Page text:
Tag Archives: Michael Abercromby


JackRabbit Theatre is proud to present TONSILS & TWEEZERS by Will O’Mahony and directed by Michael Abercromby. 

Tonsils + Tweezers are friends – best friends – inseparable since high school. But a freak accident ten years ago IS threatening to tear them apart. On the afternoon of their high school reunion, Tweezers comes up with a plan. He puts down his tools, takes out a gun, and asks, “Tonsils, ever wanted to kill someone?”

TONSILS & TWEEZERS is a show about friendship, loss and letting go of the past. Moving at lightning pace, this show is as heartfelt as it is hilarious.

JackRabbit Theatre is proud to be presenting the Sydney premiere of this fast, witty new work, and be the first to bring Perth-based writer Will O’Mahony’s fantastic writing to Sydney.

Hoa Xuande, Megan Wilding, Travis Jeffrey and James Sweeny    

For more information about Jackrabbit’s TONSILS & TWEEZERS visit:



SEX OBJECT, Charlie Falkner (Ben), Andrew Hearle (Gustav), Grace Victoria (Kate), Charlotte Devenport (Ron).
SEX OBJECT, Charlie Falkner (Ben), Andrew Hearle (Gustav), Grace Victoria (Kate), Charlotte Devenport (Ron).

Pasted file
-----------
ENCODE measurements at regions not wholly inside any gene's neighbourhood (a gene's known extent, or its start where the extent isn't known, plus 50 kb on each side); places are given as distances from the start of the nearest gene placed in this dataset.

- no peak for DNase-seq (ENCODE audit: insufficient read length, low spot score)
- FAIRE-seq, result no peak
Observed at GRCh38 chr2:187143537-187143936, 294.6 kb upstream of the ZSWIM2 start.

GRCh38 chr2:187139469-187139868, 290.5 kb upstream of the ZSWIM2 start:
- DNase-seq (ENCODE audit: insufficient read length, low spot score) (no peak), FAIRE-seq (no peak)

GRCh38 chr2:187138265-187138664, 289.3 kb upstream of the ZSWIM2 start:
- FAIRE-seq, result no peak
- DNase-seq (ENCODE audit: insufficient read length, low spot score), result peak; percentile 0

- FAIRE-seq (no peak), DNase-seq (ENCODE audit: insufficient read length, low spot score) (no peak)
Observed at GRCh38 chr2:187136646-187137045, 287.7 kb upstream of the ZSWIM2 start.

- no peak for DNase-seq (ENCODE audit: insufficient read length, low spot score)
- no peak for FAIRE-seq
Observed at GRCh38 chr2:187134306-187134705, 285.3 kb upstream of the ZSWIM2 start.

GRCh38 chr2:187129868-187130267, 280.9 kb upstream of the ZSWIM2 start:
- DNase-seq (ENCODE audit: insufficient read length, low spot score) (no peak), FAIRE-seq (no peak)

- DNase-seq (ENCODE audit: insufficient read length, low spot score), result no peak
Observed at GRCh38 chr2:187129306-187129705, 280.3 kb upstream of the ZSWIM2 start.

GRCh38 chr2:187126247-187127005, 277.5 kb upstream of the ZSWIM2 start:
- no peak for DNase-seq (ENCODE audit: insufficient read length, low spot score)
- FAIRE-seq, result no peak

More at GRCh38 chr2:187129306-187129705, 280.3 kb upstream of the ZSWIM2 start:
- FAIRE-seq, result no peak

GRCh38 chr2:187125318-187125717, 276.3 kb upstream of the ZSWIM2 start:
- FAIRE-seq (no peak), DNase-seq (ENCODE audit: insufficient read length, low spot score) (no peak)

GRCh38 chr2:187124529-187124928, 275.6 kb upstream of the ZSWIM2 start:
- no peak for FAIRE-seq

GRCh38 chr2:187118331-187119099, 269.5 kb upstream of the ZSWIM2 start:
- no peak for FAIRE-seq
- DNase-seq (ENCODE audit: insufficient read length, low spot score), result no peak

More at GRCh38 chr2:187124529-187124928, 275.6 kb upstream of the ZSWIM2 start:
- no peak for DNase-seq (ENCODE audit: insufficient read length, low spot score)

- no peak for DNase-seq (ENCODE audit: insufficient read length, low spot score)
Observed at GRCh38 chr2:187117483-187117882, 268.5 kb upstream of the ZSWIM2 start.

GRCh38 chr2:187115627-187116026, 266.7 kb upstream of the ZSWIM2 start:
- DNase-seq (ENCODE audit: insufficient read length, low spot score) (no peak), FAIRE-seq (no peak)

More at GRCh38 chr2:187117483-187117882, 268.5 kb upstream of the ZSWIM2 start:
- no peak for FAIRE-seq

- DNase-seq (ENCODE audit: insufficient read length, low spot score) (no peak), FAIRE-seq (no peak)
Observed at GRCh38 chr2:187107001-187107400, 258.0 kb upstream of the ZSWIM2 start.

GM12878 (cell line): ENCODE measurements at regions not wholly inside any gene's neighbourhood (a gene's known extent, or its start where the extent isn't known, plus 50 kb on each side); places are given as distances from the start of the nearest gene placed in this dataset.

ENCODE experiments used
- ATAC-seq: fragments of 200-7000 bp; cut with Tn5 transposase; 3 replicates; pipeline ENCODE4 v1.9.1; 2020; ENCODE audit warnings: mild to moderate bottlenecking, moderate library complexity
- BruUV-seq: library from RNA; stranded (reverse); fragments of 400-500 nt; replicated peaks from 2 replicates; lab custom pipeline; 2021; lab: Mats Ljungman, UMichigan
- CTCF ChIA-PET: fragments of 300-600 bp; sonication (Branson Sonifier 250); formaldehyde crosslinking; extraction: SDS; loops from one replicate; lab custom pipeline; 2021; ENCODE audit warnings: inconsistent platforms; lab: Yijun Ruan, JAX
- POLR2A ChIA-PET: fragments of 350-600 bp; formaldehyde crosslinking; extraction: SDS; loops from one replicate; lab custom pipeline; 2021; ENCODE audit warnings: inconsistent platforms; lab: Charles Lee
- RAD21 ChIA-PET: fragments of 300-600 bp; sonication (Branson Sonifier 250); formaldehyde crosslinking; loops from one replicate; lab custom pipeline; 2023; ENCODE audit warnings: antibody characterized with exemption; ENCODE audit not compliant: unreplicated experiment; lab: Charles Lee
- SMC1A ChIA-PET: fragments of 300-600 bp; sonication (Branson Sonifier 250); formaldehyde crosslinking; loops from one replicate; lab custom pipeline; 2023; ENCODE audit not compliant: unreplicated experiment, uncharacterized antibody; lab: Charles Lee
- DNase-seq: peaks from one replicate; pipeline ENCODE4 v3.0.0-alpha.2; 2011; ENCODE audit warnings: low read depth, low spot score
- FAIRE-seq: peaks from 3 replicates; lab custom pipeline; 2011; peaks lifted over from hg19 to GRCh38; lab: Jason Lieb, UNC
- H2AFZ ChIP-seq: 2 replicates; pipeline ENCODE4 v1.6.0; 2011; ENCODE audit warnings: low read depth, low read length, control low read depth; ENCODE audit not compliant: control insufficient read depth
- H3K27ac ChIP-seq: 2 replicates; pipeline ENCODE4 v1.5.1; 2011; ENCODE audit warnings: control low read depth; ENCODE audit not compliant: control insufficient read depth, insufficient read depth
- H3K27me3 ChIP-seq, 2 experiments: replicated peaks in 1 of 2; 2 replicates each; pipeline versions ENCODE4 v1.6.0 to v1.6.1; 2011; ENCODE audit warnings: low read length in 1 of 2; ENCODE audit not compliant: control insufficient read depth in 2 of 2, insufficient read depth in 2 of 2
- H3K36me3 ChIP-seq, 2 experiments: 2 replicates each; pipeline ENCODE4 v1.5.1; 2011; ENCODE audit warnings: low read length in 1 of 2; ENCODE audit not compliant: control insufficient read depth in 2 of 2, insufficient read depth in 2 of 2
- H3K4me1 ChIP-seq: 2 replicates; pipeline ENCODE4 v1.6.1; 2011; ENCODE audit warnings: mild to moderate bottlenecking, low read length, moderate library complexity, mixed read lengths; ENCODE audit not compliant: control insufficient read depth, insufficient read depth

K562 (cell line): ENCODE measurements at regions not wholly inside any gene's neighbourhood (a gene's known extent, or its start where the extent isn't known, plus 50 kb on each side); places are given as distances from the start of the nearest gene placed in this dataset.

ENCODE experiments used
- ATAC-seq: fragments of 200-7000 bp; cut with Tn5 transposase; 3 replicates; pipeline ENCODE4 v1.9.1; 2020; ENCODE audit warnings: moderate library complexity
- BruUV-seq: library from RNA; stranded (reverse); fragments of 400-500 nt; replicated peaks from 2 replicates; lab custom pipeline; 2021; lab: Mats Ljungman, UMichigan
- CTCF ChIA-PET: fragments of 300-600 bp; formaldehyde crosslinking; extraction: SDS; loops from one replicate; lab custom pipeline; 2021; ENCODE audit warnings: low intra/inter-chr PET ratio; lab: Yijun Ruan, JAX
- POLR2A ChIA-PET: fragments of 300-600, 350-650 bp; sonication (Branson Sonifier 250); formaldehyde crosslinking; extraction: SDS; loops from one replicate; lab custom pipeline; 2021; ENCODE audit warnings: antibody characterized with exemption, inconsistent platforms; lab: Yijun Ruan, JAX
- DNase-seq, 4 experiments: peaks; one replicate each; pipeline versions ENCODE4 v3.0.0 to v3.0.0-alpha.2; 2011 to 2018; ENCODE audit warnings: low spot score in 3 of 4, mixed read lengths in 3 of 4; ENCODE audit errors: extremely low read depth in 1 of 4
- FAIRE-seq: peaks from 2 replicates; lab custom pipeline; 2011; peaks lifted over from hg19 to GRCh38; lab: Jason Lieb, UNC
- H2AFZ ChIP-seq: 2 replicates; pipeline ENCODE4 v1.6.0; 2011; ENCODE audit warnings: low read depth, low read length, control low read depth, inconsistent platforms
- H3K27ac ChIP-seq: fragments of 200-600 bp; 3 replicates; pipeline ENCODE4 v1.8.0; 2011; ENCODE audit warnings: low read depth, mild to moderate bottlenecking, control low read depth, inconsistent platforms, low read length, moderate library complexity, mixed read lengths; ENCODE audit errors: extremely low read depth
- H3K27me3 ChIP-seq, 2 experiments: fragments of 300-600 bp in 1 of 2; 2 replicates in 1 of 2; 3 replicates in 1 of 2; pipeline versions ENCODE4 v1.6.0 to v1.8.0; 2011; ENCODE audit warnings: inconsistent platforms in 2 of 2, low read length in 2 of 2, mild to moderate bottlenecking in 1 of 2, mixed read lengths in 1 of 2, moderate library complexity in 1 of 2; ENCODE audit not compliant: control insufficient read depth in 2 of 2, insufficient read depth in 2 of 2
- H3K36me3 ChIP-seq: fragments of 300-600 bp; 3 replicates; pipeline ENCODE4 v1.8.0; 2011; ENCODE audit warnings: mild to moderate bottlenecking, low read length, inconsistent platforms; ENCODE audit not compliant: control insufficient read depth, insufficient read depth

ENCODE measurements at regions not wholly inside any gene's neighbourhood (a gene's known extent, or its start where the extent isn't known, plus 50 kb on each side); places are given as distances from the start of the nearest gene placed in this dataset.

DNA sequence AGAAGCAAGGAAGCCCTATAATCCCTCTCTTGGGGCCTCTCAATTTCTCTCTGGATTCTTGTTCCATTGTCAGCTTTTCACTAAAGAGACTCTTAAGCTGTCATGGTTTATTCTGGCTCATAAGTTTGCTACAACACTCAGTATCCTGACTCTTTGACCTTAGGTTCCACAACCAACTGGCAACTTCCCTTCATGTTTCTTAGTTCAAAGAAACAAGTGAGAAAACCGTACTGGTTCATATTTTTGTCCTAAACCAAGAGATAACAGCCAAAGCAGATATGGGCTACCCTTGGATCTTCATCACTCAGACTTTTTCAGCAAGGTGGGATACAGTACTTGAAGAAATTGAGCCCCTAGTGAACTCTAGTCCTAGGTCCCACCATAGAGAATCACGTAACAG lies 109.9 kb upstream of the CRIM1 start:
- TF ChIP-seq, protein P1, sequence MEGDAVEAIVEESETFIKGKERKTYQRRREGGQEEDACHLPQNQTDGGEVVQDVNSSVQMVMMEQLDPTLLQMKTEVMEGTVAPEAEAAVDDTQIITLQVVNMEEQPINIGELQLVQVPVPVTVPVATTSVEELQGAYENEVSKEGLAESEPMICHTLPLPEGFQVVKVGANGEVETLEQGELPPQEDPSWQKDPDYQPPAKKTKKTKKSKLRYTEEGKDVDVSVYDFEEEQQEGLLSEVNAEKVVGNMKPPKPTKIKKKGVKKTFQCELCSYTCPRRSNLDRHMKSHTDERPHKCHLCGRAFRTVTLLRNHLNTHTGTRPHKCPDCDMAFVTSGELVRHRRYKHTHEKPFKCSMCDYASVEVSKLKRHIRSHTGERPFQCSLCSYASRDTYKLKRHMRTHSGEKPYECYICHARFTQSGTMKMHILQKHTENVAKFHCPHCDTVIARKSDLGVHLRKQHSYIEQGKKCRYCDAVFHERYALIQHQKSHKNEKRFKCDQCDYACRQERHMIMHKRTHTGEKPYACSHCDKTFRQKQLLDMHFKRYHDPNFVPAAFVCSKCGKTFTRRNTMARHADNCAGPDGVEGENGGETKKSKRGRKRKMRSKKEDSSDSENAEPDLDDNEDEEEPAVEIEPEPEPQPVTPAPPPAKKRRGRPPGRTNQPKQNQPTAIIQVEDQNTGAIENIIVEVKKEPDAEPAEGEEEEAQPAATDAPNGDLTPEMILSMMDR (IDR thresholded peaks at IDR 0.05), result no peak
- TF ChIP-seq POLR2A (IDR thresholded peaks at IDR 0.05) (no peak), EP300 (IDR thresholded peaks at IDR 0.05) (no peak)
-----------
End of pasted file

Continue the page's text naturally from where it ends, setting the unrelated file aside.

Comedy great, Les Dawson famously said “My wife is a sex object. Every time I ask for sex, she objects.”

SEX OBJECT is an absolute joy, gloriously funny, quite wonderful, and is a highly entertaining brand new Australian comedy. SEX OBJECT is exactly and precisely all about her one reason why their six month fully sexual relationship has now evaporated into “My girlfriend is a sex object. Every time her boyfriend asks her for sex . . . she objects.” Beautifully directed by Michael Abercromby, with an excellent cast of four superb actors, each with perfect comedy timing.       Continue reading SEX OBJECT @ THE DEPOT THEATRE

The Sugar Syndrome

Cecelia Peters and Lucy Miller as mother and daughter.

In THE SUGAR SYNDROME a character eats raw cake batter from a large mixing bowl … with a knife. It’s an unusual choice in a production of unusual choices. The directorial concepts of this thoughtful show have evident logic and meaning yet it feels like a production on the edge. The choices don’t always gel, yet the show is good, entertaining in a creepy kind of a way but I left vaguely unsatisfied.

Dani is who she wants to be. It’s the early days of the internet. We hear the dial-up modem presaging her interactions. She is 17, back from a stint in an eating disorders clinic, jigging college, hating on her father and especially her mother. On-line and then in person she meets Lewis, a geeky boy with aspirations to be a music critic and a strong belief that Dani will allow him to have sex with her.            Continue reading The Sugar Syndrome